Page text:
This is a dislocation of the kneecap that can cause pain and lead to lameness and osteoarthritis.
Hyperthyroidism is also widespread in the breed.
Coat loss can be caused by something known as Alopecia X.
Also known as black skin disease, it occurs when a puppy sheds their coat and it doesn’t grow back.
Another version of this disease affects older Poms who slowly lose their fur.
Poms are also susceptible to a range of heart problems, seizures, and tracheal collapse.
As Pomeranians continue to grow in popularity, many breeders will produce puppies without focusing on health and temperament.
Good breeders screen their stock for:
- patella luxation,
- collapsing tracheas,
- congestive heart failure,
- seizures, and
- alopecia X.
It’s extremely important to buy a puppy from a breeder who has had all relevant health checks done.
Pomeranians are best suited to families where people are home most of the time.
This will reduce the chance of separation anxiety and the accompanying excessive barking.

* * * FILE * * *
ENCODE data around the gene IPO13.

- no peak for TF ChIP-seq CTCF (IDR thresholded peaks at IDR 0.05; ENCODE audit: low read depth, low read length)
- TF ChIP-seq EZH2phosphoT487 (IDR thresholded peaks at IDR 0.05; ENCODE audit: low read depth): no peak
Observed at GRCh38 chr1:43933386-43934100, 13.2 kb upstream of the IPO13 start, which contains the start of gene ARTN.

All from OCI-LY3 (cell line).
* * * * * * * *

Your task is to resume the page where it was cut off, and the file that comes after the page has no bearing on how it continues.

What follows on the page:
Select your puppy with care and no matter what Pomeranian color you choose, they will be a lovable addition to your family.
Let us know about your Pom in the comments below!
References and Resources
- American Pomeranian Club Inc.
- Pomeranian Project
- Schmutz, SM et al., 2007. “Genes affecting coat colour and pattern in domestic dogs: a review.” Department of Animal and Poultry Science, University of Saskatchewan,
- Buzhardt, L. “Genetics Basics – Coat Color Genetics in Dogs.” VCA Hospitals.
- Webb et al. 2010. “Coat color and coat color pattern-related neurologic and neuro-ophthalmic diseases.” The Canadian Veterinary Journal.
- Fratkin et al. 2013. “The Role of Coat Color and Ear Shape on the Perception of Personality in Dogs.” Anthrozoos A Multidisciplinary Journal of The Interactions of People & Animals.
- Clark et al. 2006. “Retrotransposon insertion in SILV is responsible for merle patterning of the domestic dog.” Proceedings of the National Academy of Sciences of the United States of America.
- Strain et al., 2009. “Prevalence of Deafness in Dogs Heterozygous or Homozygous for the Merle Allele.” Journal of Veterinary Internal Medicine.
- Klinckmann et al. 1986. “Light‐Microscopic Investigations on the Retinae of Dogs Carrying the Merle Factor.” Journal of Veterinary Medicine.
- O’Neill et al. 2016. “The epidemiology of patellar luxation in dogs attending primary-care veterinary practices in England.” Canine Genetics and Epidemiology.
- Frank et al. 2008. “Oestrogen receptor evaluation in Pomeranian dogs with hair cycle arrest (alopecia X) on melatonin supplementation.” Veterinary Dermatology.